Published on Huffpost World, by Ida Lichter M.D., June 27, 2011.
Violent attacks by the Taliban have been increasing. Last month, the principal of a girls’ school near Kabul was assassinated. Yet some observers would have us believe the Taliban have changed their misogynist ideology and deserve another chance in negotiations and power sharing.
Last November, when US President Barack Obama tried to “reach out” to moderate voices among the Taliban, they replied, “We have no moderate voices.”
A leading representative, Mullah Abdul Salam Zaeef, said freedoms won by women in the past few years were “corrupting” them, and men and women shouldn’t be in the same room.
Working women have been receiving death threats by letter and phone and one who refused to be intimidated was murdered.
The Taliban now profess they were never opposed to girls’ education, only co-education. This claim contradicts their systematic burning of girls’ schools, the beating and killing of teachers, and throwing acid in the faces of little girls going to school. Moreover, a harder line of Taliban fighters is emerging from the tribal areas, having been recruited as teenagers … //
… Afghanistan will remain a backward, failed state if half the population is prevented from contributing to the social, economic and political fabric of society. In their opposition to misogyny, a pillar of radical Islam, women also provide a challenge to extremism.
What can be done to safeguard women’s rights? Taliban guarantees to promote rights for women and girls should be considered worthless, due to lack of coalition leverage.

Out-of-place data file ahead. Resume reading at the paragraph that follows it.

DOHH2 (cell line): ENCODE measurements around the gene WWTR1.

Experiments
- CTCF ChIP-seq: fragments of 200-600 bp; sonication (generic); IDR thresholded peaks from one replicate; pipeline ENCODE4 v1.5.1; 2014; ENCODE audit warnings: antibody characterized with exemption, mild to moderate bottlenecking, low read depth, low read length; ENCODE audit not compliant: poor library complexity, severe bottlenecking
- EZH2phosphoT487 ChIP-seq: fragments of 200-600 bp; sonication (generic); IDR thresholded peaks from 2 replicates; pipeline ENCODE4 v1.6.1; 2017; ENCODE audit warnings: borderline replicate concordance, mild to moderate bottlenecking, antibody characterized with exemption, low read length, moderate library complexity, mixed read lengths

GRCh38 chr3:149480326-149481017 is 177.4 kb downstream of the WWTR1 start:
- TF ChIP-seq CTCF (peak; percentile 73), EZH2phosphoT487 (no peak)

Women should be included in all talks with the Taliban and gender issues incorporated in documents for discussion.
US aid could be contingent on protecting the human rights of Afghan women, and the pace of withdrawal made dependent on the extent to which the Taliban keep to their word.
Women and children are the main casualties in the war zone, and security will not improve unless the Pakistani government is prepared to stop the Afghan Taliban, Haqqani network and Hezb-e Islami from manufacturing improvised explosive devices on their soil.
Another requirement is a comprehensive settlement of reconciliation and de-radicalisation that goes beyond the Taliban to include other paramilitaries and power brokers. Rather than defend the Taliban, it would be more productive, and consistent with the democratic values of the Arab Spring, to support the victims of violence, the women’s movement and other reformers in Afghanistan, so that human rights and civil society can seed and grow.
Ida Lichter is the author of’ Muslim Women Reformers: Inspiring Voices Against Oppression,’ published by Prometheus Books, New York. Originally published in ‘The Australian’. (full long text).